What Nutritionists Eat on Thanksgiving
“My favorite thing to make on Thanksgiving is my swedish nuts. It's a recipe from my book The Sugar Detox and the nuts are baked with tons of flavorful spices like cinnamon, ginger, and vanilla. I love to make them early as they smell up the whole house with a great scent. It's a great snacking food for my guests that won't ruin their appetite for the main meal! We normally use leftovers on top of plain full fat Greek yogurt the next morning! “
-Brooke Alpert, M.S., R.D., C.D.N., and founder of B. Nutritious
(Also, nuts and Greek Yogurt are two of the 9 Foods Everyday Healthy Kitchen Needs.)
Asparagus with Fresh Pomegranate Arils
"November is pomegranate month and I wait all year long to enjoy this short-seasoned fruit—plus, asparagus is one of the few vegetables my husband loves cooked. My two-year-old daughter says 'mmm' every time I make this meal. Since it makes my family happy, it makes me happy!"
-Rebecca Scritchfield, M.A, R.D, H.F.S
Sweet Potato Fries
"I’m not a fan of marshmallows, so instead, I love to make sweet potato French fries on Thanksgiving. One cup of cooked sweet potato (with skin) is packed with nutrients and provides an excellent source of fiber, vitamin A, vitamin C, vitamin B6, and potassium. These taste great, even without the sea salt."
-Elisa Zied, M.S., R.D.N, C.D.N., author of Younger Next Week
Roasted Cauliflower and Broccolini
"In addition to all the traditional Thanksgiving recipes—stuffing, mashed potatoes, turkey, and gravy—I always make several vegetable side dishes. I love making oven roasted cauliflower with garlic, olive oil, and a little freshly ground parmesan cheese. I'll also sauté some broccolini with garlic, olive oil, and red pepper flakes. These simple dishes are so easy to cook, and they are always gone by the end of dinner—leaving less room for dessert!
-Patricia Bannan, M.S., R.D.N., author of Eat Right When Time is Tight
"My favorite dish, hands down, is mashed potatoes, I could eat them everyday. I use new potatoes and keep the skin on when mashing for a little extra fiber. I admit my recipe includes butter, but I cut back on it a little by using some olive oil in its place. Warm non-fat milk replaces the typical whole milk and/or heavy cream. Potatoes are packed with vitamin C which is a real plus during the cold weather to help keep your immune system strong."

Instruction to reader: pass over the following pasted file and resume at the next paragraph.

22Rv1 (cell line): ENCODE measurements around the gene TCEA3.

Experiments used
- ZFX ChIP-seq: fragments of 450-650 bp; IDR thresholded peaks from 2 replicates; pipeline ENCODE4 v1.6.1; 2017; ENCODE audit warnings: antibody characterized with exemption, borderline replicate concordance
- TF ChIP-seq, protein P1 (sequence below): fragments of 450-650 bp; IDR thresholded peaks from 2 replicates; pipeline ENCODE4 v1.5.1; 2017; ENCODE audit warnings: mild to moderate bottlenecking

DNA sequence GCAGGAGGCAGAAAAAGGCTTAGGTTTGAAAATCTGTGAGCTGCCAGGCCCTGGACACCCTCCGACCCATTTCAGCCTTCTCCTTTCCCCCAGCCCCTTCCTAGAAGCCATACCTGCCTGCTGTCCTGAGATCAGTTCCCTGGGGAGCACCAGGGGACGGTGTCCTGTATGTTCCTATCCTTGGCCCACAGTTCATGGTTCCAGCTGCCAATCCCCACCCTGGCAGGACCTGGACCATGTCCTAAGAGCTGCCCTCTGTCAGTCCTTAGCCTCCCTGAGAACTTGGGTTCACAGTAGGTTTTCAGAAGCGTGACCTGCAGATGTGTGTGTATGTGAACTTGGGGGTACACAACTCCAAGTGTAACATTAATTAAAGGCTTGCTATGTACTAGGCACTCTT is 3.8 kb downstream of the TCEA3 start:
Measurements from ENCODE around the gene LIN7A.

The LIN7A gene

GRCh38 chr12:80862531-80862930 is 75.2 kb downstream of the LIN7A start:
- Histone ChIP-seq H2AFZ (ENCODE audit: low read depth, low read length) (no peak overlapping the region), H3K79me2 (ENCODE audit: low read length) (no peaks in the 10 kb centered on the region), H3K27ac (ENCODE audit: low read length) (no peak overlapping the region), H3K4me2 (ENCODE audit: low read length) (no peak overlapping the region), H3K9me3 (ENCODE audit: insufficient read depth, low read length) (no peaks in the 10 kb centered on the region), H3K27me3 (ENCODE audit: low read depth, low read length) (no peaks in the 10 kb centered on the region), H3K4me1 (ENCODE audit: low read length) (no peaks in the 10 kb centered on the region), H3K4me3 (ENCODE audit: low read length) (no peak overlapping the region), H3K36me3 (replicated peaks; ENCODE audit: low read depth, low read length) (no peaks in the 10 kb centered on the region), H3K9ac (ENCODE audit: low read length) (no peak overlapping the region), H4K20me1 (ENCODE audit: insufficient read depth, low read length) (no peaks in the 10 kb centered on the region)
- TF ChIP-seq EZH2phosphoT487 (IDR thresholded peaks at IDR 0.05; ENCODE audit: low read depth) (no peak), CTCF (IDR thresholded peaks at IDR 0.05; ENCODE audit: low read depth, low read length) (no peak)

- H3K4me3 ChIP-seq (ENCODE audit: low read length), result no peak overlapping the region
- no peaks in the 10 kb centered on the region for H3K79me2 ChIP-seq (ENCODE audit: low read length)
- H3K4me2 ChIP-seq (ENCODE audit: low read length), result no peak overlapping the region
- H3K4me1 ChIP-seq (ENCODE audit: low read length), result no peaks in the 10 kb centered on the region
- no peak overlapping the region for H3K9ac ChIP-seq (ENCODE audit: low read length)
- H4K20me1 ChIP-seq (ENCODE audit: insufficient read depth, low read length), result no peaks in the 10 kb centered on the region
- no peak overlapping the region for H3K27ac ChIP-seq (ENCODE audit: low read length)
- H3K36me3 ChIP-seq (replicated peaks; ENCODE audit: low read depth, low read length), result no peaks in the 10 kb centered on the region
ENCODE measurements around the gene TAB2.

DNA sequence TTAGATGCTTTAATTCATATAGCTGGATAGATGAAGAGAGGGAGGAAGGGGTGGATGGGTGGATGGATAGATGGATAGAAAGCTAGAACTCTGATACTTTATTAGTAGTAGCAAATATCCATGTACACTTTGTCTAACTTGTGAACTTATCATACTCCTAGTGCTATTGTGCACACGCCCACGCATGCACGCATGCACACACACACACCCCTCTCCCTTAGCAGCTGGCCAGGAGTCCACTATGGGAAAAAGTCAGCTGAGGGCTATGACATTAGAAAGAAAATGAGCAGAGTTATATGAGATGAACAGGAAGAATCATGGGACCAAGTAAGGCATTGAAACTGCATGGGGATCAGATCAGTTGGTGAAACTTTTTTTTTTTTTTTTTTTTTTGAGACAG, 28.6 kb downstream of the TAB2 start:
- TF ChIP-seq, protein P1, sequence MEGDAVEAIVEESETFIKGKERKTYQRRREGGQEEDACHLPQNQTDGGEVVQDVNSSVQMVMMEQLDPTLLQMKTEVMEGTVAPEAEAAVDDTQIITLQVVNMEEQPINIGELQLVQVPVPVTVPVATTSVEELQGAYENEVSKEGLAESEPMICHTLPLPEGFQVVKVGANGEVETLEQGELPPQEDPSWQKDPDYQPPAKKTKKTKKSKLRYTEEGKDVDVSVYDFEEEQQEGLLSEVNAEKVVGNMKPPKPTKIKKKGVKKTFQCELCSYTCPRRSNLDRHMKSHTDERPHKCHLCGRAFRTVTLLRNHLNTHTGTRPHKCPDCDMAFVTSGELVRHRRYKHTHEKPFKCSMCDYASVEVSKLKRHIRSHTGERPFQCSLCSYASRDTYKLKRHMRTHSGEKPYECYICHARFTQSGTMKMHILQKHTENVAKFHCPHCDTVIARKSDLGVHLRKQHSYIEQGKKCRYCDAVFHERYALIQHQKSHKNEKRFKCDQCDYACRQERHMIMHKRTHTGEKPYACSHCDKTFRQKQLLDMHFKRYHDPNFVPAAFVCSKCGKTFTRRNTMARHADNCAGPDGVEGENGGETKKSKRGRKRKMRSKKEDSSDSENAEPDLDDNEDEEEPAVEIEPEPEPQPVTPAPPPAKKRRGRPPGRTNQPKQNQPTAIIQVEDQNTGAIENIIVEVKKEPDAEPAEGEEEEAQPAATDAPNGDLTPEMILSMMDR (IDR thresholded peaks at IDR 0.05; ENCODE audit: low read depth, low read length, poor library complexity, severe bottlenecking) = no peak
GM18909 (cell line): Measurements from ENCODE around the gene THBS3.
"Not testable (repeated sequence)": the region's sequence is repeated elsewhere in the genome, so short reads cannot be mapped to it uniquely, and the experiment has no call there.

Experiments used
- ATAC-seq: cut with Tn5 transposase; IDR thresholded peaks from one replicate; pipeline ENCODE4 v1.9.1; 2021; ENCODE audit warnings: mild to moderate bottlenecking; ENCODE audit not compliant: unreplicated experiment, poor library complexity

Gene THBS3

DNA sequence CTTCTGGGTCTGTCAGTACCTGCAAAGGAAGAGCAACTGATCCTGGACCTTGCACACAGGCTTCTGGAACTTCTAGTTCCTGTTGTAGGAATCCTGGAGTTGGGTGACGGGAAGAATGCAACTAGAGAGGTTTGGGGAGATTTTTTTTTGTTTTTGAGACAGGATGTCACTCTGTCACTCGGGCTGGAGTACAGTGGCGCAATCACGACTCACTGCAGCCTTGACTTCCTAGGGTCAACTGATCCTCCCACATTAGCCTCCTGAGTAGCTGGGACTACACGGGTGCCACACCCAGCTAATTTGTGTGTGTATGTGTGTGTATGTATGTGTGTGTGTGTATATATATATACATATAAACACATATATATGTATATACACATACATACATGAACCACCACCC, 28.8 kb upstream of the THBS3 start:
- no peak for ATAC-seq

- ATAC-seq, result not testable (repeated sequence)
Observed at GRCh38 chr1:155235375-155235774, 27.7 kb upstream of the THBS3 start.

-Keri Gans, M.S, R.D.N, C.D.N., author of The Small Change Diet
(Whether or not you eat wheat, try these 7 Gluten-Free Thanksgiving Recipes that Everyone Will Love.)
"At holiday time, one of my go-to picks is pistachios! I use them throughout the meal, such as warmed with fresh rosemary served with a 'shot' of butternut squash soup or simply sprinkled into a bibb, basil, and apple salad.
But one of my favorite things to do is the easiest; put out a festive bowl of in-shell pistachios—either as is or alongside apple wedges and honey-drizzled soft cheese. As one of the lowest calorie snack nuts, they make a mindful, weight-sensible holiday nosh at cocktail hour to balance festive, calorie-laden favorites. With their six grams of protein and heart-healthful fats in every serving, they may help guests feel full longer. Plus, the visual cue of the empty shells coupled with the time it takes to crack this snack may help prevent overindulging!"
"My husband grows Brussel sprouts and picks them right before Thanksgiving. We roast them with olive oil and bits of bacon to bring out the sweetness of the vegetable. They are packed with fiber, vitamins, and minerals, and are cruciferous vegetables that provide compounds that help protect against cancer. But I eat them because they taste good. Admittedly, they are an acquired taste, but I think people should try them at least once!"
-Elizabeth M. Ward, M.S., R.D., author of MyPlate for Moms, How to Feed Yourself & Your Family Better
"I love to make fresh cranberry sauce and since fresh cranberries aren't available year round, cooking with them feels really special. They're also bursting with health benefits like immune-supporting vitamin C. In addition to helping prevent urinary tract infections, natural substances in cranberries help prevent ulcers and gum disease, reduce 'bad' LDL cholesterol, raise 'good' HDL, and lower risk of certain cancers including breast. If I have leftover cranberry sauce, I'll add it to oatmeal with nuts for breakfast, or toss it with fresh spinach as a veggie side dish."
-Cynthia Sass author of the New York Times best seller S.A.S.S! Yourself Slim: Conquer Cravings, Drop Pounds and Lose Inches
"I take advantage of Mother Nature's colorful palate by roasting an array of veggies. This dish is so beautiful and welcoming that even those who usually turn up their noses when the vegetable dish is passed around, are willing to try some of these! The benefits of these vegetables are well-known—loaded with fiber, antioxidants, polyphenols, and all of those powerful nutrients that we just don't seem to get enough of. This superfood dish will be a sensation to help decorate any table any time of year."
-Bonnie Taub-Dix, R.D.N., author of Read It Before You Eat It, and a New York-based nutrition expert
Mini Maple Pumpkin Pies
"I love dessert—who doesn’t? And these Mini Maple Pumpkin Pies are the perfect dish to serve after enjoying a big Thanksgiving feast because it's portion-controlled. It may be mini in size but it’s big on flavor! Plus, they’re easy to make, loaded with beta carotene (hello, gorgeous skin!), and look impressive on the table. My kids love this dessert so much, they ask for it all year long!"
-Joy Bauer, M.S., R.D.N.,
NBC’s Today Show Nutrition & Health Expert, and Founder of Nourish Snacks.
Also, check out the Best (and Worst) Thanksgiving Pies for Weight Loss.